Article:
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30 Years On: New Order's Power Corruption And Lies Revisited
Ned Raggett , June 6th, 2013 06:49

Ned Raggett, our man in Orange County, CA, ponders the magnificence of New Orders second long player

It was some years ago, and I was sitting in my old apartment, enjoying a summer evening, cool breeze, sunset light still in the air and so forth - the type of thing that, if you're lucky in Southern California, just happens. Nearby was an open-air mall that was designed for Gen Xers and has gently rolled with every tide since, being vaguely Millennial now. (Dumb stereotypes, sure, but again, its kind of businesses aim for whatever their supposed youth clientele might be.) A recent development were open-air concerts by various local bands - nothing remarkable, but occasionally I heard something that made me prick up my ears a bit. This was one of those times.

"Hang on, I know that bass line."

It was all slightly muffled - the band set-up was always facing away from the apartment building so we wouldn't be completely blasted away, plus some trees provided intervening cover. There was something about the just giddy enough (but gentle) performance that caused me to listen in a little more closely; soon I realizing I was singing along a bit to what I was hearing. It all clicked when the chorus kicked in. "And I'm not the kind that likes to tell you just what I want to do."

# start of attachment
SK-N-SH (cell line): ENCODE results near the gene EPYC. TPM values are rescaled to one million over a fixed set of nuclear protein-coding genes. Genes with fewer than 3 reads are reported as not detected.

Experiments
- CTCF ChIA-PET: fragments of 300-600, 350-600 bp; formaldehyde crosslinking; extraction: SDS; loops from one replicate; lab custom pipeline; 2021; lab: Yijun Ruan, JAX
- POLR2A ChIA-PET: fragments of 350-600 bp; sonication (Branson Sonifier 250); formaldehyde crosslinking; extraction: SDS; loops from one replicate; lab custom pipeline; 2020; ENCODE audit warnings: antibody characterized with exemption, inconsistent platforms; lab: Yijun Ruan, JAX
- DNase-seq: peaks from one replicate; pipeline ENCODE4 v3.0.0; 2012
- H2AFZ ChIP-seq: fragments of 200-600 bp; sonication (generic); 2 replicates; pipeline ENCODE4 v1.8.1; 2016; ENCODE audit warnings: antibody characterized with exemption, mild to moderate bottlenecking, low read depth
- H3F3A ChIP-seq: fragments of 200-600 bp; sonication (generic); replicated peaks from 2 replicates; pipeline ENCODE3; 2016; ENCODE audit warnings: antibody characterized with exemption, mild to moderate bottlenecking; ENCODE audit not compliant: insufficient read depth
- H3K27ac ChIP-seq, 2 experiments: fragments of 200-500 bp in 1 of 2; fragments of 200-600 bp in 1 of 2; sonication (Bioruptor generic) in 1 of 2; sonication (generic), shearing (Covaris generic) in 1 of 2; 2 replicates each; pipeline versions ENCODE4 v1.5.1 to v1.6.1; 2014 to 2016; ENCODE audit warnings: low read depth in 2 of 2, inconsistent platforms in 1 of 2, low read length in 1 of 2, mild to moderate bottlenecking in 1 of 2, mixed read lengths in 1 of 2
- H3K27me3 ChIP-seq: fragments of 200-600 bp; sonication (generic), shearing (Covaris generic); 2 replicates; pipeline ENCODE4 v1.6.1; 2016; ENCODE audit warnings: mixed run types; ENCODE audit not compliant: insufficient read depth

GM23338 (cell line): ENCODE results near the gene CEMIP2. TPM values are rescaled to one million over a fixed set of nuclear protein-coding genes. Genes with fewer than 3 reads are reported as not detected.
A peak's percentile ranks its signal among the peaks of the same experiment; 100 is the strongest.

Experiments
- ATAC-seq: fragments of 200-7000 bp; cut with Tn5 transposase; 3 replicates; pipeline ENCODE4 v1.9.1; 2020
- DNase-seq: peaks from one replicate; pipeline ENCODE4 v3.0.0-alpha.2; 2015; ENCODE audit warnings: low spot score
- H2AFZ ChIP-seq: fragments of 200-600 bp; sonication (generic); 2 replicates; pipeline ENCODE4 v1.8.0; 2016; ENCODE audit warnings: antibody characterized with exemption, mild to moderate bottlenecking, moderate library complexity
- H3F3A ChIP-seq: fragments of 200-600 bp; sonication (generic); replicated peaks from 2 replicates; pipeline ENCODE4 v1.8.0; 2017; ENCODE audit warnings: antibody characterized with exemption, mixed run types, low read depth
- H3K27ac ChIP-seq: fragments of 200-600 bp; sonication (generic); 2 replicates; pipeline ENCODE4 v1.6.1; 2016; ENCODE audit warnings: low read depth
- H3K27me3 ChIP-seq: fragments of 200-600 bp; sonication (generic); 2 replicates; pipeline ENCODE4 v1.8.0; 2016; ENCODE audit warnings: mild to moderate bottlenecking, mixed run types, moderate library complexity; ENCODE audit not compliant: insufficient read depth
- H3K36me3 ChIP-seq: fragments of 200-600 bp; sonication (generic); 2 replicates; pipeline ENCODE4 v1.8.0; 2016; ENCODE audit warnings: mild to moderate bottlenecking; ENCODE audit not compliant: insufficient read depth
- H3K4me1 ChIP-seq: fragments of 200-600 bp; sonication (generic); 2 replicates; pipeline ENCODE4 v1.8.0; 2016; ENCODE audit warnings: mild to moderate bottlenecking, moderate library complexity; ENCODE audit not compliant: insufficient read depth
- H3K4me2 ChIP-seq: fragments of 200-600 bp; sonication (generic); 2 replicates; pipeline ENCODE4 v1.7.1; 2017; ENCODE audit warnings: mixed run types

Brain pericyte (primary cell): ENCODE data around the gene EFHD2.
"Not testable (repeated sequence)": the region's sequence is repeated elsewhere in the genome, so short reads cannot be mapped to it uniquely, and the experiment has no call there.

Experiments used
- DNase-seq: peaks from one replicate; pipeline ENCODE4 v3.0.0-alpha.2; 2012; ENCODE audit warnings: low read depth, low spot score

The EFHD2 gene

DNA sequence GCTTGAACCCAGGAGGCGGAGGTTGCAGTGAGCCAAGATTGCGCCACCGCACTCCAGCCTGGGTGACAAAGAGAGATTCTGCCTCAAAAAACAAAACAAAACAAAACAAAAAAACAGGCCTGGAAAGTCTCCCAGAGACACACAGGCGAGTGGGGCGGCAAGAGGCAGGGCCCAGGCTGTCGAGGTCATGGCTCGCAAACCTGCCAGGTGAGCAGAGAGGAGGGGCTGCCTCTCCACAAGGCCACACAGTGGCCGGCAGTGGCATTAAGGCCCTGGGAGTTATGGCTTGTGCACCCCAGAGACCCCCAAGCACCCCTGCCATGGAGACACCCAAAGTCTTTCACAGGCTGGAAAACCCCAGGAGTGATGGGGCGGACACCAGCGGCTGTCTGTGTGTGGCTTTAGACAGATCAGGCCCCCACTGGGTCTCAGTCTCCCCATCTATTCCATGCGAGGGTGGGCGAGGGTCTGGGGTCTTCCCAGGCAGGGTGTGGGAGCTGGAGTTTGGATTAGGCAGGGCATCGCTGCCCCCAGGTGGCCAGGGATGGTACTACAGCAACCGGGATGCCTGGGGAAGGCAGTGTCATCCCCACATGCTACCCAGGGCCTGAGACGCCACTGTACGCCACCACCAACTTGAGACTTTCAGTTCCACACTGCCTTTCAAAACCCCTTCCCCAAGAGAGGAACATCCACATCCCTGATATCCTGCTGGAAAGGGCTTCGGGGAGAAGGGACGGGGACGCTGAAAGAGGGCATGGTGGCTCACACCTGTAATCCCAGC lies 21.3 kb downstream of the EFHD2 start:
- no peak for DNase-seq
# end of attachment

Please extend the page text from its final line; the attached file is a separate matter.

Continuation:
New Order, 'Age of Consent', of course, I thought to myself. Never did find out who the band was who had in my view the good sense to cover something both perfectly catchy and a little obscure. The song was also suited for a place and location that on the face of it had very little to do with Manchester, the perceived grey gloom of post-punk and an album called Power, Corruption & Lies that's now reached 30-years-old. But I remember being impressed - obviously in a smug, knowing way, sure, the kind of reaction such an occurrence can too easily produce. But the band didn't sound old, or at least their lead singer didn't, and if none of them were born when the song was originally written and recorded, that just made it feel all the better as a result.

For all that it isn't in strictest terms, Power, Corruption & Lies is, in some ways, the first real New Order album, and probably nobody involved would deny it. Movement is Movement, certainly, and I've since come to appreciate its status as self-contained conclusion of a phase and time. Martin Hannett behind the decks one last time, a radically changed band already two albums and numerous singles deep having to find a new way forward but unsure fully yet what that would be, not when just about everyone in it had some sort of lead or prominent vocal aside from Stephen Morris.